It is inappropriate to speak of a Jewish expectation of "the Messiah" at this point because few of the extant late prophecies that shaped Jewish hopes even use the term anointed. The focus on the new David or a descendant of David, moreover, was by no means the only image of Jewish hopes for a revived or eschatological kingship. Some of the scriptural texts most important to the hopes of later generations of Judeans contained no explicit language of "anointed" or "branch (shoot, horn, son) of David." There was rather, for example, a focus on "the scepter" or "a star," as in Gen. 49.10 and Num 24.17 respectively.

    And another scholar says:

    Although "messiah" (i.e. "anointed one," from Heb. masah/Gk. chriein) is often understood in terms of the royal "son of David," in reality messianic concepts in late antiquity were quite diverse. If we understand "messiah" to mean one who believes himself to be anointed by God in order to play a leading role in the restoration of Israel, a restoration which may or may not involve the Davidic monarchy, then it is correct to speak of anointed kings, anointed prophets, and anointed priests. ...All of these categories are rooted in biblical and historical precedents.

    Critically enough, the messianic figure is anointed not by men, but by God, such that expecting him to undergo such a ritual is unreasonable in the first place, unless MBT wishes to join Mormons in thinking God a flesh and blood human or else crassly making oil appear deus ex machina in the air above Jesus' head.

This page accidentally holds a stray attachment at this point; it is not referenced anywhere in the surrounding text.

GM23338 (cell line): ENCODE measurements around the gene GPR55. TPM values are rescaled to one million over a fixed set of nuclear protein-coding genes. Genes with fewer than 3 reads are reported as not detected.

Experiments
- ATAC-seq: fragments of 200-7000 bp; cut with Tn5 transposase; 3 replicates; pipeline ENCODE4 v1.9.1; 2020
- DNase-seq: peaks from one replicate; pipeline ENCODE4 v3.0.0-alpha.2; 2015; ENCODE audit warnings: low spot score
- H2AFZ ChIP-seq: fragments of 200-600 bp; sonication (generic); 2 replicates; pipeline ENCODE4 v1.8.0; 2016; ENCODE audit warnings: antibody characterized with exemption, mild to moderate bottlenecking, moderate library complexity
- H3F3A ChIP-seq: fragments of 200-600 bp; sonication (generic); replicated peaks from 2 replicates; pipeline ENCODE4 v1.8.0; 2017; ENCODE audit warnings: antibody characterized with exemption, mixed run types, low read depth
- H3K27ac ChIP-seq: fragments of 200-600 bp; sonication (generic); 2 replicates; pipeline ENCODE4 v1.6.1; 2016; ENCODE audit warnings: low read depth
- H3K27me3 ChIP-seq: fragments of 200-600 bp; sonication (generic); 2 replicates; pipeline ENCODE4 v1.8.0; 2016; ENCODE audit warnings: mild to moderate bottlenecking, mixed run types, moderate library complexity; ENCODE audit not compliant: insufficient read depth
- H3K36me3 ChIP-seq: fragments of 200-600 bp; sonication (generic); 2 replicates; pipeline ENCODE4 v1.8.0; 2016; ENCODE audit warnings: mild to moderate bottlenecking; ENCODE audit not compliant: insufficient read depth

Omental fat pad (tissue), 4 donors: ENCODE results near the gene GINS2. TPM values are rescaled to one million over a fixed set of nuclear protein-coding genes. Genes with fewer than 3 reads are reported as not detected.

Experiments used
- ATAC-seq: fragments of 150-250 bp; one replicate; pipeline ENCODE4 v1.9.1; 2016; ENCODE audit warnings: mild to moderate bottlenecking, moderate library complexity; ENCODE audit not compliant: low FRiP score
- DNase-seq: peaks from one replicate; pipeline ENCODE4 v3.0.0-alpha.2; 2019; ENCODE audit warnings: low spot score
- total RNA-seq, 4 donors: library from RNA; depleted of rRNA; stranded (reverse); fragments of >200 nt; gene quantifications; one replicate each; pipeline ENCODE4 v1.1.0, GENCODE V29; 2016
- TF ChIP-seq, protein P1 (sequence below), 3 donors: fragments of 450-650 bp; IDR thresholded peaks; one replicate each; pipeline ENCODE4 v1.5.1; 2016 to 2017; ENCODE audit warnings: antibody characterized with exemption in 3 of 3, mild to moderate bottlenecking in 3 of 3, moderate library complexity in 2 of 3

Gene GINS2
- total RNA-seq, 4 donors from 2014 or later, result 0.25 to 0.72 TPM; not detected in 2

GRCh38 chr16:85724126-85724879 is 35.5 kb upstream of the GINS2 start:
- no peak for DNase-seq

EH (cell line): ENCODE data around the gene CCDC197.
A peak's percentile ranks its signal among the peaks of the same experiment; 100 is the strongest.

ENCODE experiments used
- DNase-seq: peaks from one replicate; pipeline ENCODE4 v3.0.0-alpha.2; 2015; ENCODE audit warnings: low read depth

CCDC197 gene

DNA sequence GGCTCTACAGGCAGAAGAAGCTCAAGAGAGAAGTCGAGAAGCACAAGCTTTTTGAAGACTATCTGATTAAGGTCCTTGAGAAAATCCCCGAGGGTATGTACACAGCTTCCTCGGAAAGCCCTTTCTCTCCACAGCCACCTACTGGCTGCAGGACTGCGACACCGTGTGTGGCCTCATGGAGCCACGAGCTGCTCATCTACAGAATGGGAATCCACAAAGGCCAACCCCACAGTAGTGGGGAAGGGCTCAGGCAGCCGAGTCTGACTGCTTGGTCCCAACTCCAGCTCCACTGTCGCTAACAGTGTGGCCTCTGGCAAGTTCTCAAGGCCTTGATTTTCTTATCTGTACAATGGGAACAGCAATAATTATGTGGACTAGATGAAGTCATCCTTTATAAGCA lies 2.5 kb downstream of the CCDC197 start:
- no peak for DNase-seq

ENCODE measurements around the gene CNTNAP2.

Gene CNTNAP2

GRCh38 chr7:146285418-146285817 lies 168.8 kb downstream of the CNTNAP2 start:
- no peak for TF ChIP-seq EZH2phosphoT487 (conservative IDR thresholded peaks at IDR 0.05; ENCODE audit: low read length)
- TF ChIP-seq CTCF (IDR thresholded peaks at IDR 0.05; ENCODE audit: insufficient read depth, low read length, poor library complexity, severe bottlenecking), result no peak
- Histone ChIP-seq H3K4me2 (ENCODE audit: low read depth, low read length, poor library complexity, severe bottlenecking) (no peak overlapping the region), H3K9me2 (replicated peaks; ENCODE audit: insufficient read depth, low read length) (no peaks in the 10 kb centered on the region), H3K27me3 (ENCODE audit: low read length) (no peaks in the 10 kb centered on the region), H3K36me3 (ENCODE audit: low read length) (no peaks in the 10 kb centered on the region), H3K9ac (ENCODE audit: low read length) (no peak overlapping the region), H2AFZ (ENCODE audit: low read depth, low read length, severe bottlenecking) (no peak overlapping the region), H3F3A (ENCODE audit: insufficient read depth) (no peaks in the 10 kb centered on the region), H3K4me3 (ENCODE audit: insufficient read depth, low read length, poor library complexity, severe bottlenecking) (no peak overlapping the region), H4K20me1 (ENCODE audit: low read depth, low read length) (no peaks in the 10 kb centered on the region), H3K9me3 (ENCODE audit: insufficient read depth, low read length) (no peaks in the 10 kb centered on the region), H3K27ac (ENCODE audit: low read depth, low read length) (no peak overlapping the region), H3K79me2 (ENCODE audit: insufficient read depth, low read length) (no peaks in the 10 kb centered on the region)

But it remains that there is nothing in the word "anoint" that includes "oil" as part of the meaning. One may be "anointed" with water, with oil, or oil and vinegar, or even a nice bleu cheese; it is the authority conferred and not the substance beholden that is what is important. (For example, Ruth 3:3 has instructions for Ruth to "anoint" herself, so presumably MBT thinks she was being told to undergo a priesthood initiation ceremony?) We hold that Jesus was anointed rather with the Holy Spirit at his baptism; we are not "silent" about it as MBT claims.

    Claimed as well is that the Scriptures also don't say anywhere that a "messiah" is a divine (or semi-divine) being, but perhaps MBT is wiser than Jews of the Biblical period who thought otherwise, as summed up by Neusner from the article above:

    We focus upon how the system laid out in the Mishnah takes up and disposes of those critical issues of teleology worked out through messianic eschatology in other, earlier versions of Judaism. These earlier systems resorted to the myth of the Messiah as savior and redeemer of Israel, a supernatural figure engaged in political-historical tasks as king of the Jews, even a God-man facing the crucial historical questions of Israel's life and resolving them: the Christ as king of the world, of the ages, of death itself.

  • Next up, the not-unexpected claim that NT writers absued OT texts; to that we as usual point here -- such "deceptions" MBT claims are and were entirely norms of Jewish (not peculiarly Christian) use of Scripture, thus: